“Ha. We could make up names. I like Wilma.”
“I’ll be Fred.”
“Fred and Wilma. Perfect.”
“If we send them from Quincy, they’ll figure out we sent them."
Rosie scratched her head. “We’ll be down in Winters next week. We could put them in the mail then.”
“No. People will know when we would visit there. How about we mail them as we pass through Sacramento? We can send one to Sam and Lil … and even one to ourselves to throw people off.”
“Wonderful! This is going to be fun.”
“We can’t tell anyone. People won’t be able to figure it out if we act as baffled as they do.”
And so that is how it came to be that the folks in Winters, Davis, and Quincy, including ourselves, received the following note on a joke card:
Wilma got hit in the mouth by a crusty sail frog,
but it didn't knock out either of her teeth.
Fred slipped on a saucy-ripe cow pie.
Ain’t life a gem?
Love, Fred and Wilma Blatz
P.S. Happy Horse lips
For months, our friends were musing over where the funky messages came from. We mused along with them, never revealing our secret.
For those of you who don't know:
A "sail frog" is a big, sun-baked, run-over toad found on a country road. They are so flat and hard, you could sail them through the air with a flick of the wrist—if you had a mind to.
One day, when Rosie and I were returning from a walk, I spotted Lil and Sam coming towards us from the house. Lil was in a rare uproar about something not left the way she wanted in the bathroom. As the confrontation continued and with them now standing before us, I unconsciously watched her mouth move as she ranted, no longer hearing her words. Then Lil turned to Sam and said, “See what I mean—he leaves.”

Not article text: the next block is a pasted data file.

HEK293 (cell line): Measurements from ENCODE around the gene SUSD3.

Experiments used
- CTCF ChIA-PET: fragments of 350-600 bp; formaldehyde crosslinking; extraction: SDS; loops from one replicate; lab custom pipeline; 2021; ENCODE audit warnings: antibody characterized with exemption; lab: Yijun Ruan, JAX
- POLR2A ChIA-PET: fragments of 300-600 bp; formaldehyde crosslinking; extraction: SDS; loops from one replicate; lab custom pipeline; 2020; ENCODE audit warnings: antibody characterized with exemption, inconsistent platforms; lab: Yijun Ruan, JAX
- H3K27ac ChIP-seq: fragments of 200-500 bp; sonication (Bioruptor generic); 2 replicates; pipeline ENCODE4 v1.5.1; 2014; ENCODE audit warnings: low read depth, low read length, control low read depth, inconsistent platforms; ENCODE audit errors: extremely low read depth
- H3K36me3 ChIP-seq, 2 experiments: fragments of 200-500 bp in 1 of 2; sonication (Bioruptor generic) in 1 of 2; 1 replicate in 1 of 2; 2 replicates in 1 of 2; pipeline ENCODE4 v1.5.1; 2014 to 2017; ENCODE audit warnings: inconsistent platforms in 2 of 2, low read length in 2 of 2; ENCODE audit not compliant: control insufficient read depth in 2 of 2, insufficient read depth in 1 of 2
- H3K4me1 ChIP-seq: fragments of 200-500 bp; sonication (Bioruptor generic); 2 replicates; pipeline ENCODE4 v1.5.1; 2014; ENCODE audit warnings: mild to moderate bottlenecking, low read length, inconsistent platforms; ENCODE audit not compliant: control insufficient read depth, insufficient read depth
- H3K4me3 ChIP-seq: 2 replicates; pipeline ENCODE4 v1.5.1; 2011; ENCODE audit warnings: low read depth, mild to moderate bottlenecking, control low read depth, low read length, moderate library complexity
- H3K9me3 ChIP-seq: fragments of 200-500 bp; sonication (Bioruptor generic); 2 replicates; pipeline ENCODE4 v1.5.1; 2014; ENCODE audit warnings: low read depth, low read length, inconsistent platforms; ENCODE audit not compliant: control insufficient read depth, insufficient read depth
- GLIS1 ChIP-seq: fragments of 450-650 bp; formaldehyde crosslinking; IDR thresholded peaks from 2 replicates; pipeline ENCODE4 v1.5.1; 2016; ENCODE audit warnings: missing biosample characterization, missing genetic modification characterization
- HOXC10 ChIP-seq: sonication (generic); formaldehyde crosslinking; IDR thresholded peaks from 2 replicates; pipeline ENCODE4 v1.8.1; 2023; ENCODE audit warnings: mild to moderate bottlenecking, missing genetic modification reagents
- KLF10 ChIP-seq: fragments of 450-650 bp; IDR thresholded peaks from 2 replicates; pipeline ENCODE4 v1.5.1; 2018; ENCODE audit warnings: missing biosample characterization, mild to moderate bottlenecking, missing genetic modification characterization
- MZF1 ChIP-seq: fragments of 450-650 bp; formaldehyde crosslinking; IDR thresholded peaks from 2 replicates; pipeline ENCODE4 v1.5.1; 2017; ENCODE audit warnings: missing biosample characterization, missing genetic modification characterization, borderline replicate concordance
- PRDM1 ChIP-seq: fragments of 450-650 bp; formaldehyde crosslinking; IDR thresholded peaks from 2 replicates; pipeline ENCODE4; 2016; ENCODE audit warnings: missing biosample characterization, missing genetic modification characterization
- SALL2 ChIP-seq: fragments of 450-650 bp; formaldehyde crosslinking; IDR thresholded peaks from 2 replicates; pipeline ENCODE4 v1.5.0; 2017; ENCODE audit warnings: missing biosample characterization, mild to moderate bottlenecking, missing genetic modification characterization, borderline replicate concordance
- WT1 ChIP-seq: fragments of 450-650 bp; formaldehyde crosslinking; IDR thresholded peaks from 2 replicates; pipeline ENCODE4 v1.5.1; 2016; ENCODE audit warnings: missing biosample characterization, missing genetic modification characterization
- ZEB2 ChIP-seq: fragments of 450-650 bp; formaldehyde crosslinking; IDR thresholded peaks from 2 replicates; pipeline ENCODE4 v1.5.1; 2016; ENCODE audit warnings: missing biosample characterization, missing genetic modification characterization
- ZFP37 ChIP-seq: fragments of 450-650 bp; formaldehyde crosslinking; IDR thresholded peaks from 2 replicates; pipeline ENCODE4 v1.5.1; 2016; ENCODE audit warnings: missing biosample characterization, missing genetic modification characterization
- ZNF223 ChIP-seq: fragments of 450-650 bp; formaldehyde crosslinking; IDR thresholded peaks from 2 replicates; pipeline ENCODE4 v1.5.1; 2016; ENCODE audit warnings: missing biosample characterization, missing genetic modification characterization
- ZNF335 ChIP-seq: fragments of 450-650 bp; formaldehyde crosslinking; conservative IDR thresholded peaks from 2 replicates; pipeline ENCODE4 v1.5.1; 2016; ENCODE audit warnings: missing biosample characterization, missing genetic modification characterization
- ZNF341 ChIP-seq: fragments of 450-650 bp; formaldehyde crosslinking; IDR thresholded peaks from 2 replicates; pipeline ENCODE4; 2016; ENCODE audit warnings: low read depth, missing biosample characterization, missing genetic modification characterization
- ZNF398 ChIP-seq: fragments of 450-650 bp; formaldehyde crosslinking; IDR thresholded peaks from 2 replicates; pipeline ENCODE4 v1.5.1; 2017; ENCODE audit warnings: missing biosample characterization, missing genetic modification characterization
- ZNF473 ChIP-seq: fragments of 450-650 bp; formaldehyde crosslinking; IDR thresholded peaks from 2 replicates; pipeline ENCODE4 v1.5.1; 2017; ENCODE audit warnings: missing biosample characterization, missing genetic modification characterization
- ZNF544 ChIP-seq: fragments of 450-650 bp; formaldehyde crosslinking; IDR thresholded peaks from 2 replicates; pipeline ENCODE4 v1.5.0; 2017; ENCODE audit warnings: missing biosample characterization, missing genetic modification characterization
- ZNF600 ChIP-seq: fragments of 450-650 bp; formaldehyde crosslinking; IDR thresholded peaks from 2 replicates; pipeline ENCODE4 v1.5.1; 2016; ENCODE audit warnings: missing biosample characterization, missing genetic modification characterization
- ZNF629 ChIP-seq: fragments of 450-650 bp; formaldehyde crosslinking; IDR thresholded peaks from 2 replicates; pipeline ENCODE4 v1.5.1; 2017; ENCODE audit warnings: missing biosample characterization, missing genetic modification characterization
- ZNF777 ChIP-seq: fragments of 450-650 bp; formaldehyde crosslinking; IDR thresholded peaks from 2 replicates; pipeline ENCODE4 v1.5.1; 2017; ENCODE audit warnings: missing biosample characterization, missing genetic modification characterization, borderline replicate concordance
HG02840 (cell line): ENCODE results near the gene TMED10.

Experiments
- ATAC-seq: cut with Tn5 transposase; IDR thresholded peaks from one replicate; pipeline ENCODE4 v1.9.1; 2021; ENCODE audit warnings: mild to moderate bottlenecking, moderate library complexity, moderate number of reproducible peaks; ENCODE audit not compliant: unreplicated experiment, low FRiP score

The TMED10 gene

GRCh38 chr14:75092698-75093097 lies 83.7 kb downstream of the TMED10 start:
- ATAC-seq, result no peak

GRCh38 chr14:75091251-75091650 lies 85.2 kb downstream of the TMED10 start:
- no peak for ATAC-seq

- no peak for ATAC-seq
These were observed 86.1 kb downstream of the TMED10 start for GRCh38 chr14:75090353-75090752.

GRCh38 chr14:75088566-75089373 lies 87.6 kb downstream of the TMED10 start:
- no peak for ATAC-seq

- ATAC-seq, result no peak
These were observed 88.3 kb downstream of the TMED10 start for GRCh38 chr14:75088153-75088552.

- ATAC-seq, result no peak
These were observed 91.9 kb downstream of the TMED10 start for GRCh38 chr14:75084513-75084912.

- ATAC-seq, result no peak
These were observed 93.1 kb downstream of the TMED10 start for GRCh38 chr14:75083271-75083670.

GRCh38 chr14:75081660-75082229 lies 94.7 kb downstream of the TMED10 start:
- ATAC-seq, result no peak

I realized at that moment that I own a defense mechanism that allowed me to check out of uncomfortable situations. It was similar to what happened during a motorcycle accident. When I saw pain coming, I left until things settled down. I never realized that I also used this procedure for minor confrontations, escaping into a silent movie of dancing lips. It kept me mellow and helped me react rationally after the event. How lucky is that?
Thanks, Lil! I never would have noticed if you hadn’t pointed it out.
To be continued...
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Trippin': Roads, Rails & Mountain Trails
In book 2 of his Hippie Adventurer Series, Rich takes us on another wild ride during the 1960s as he and his faithful canine companion, Charlie, hitchhike, hop freights, work in an Alaskan gold mining camp, and manage a Sacramento Valley cattle ranch.
A Message from Rich
Trippin’ is my gift to all of you. For me, the ’60s were a heartfelt time of growth, exploration, freedom, and brotherhood. I hope to impart a truthful account of what it was like to live as a hippie in that wacky, magical era. Enjoy the journey!
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If you haven’t read the first book in the Hippie Adventurer Series, the award-winning Groovin’: Horses, Hopes, and Slippery Slopes, you can find it on Amazon and Audible.
1A. Escape from Heavy Caverns